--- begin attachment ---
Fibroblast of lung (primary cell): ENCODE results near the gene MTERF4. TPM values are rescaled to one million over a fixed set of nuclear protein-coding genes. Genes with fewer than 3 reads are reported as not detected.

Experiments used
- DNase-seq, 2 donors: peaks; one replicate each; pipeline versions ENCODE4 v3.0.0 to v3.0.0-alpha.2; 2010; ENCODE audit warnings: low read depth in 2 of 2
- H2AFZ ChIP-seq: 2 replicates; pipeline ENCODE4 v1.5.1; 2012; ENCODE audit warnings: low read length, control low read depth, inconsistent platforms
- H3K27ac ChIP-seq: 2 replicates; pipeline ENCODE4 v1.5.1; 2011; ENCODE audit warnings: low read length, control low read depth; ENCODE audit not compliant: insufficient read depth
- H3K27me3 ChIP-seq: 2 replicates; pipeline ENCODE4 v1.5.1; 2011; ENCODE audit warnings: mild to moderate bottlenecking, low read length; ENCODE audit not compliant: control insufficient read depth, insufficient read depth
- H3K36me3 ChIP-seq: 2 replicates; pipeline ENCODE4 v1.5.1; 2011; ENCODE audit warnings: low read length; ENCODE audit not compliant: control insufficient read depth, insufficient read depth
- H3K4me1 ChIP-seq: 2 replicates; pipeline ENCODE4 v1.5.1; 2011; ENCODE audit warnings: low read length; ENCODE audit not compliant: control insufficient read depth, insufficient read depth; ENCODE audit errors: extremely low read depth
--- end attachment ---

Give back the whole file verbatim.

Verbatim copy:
Fibroblast of lung (primary cell): ENCODE results near the gene MTERF4. TPM values are rescaled to one million over a fixed set of nuclear protein-coding genes. Genes with fewer than 3 reads are reported as not detected.

Experiments used
- DNase-seq, 2 donors: peaks; one replicate each; pipeline versions ENCODE4 v3.0.0 to v3.0.0-alpha.2; 2010; ENCODE audit warnings: low read depth in 2 of 2
- H2AFZ ChIP-seq: 2 replicates; pipeline ENCODE4 v1.5.1; 2012; ENCODE audit warnings: low read length, control low read depth, inconsistent platforms
- H3K27ac ChIP-seq: 2 replicates; pipeline ENCODE4 v1.5.1; 2011; ENCODE audit warnings: low read length, control low read depth; ENCODE audit not compliant: insufficient read depth
- H3K27me3 ChIP-seq: 2 replicates; pipeline ENCODE4 v1.5.1; 2011; ENCODE audit warnings: mild to moderate bottlenecking, low read length; ENCODE audit not compliant: control insufficient read depth, insufficient read depth
- H3K36me3 ChIP-seq: 2 replicates; pipeline ENCODE4 v1.5.1; 2011; ENCODE audit warnings: low read length; ENCODE audit not compliant: control insufficient read depth, insufficient read depth
- H3K4me1 ChIP-seq: 2 replicates; pipeline ENCODE4 v1.5.1; 2011; ENCODE audit warnings: low read length; ENCODE audit not compliant: control insufficient read depth, insufficient read depth; ENCODE audit errors: extremely low read depth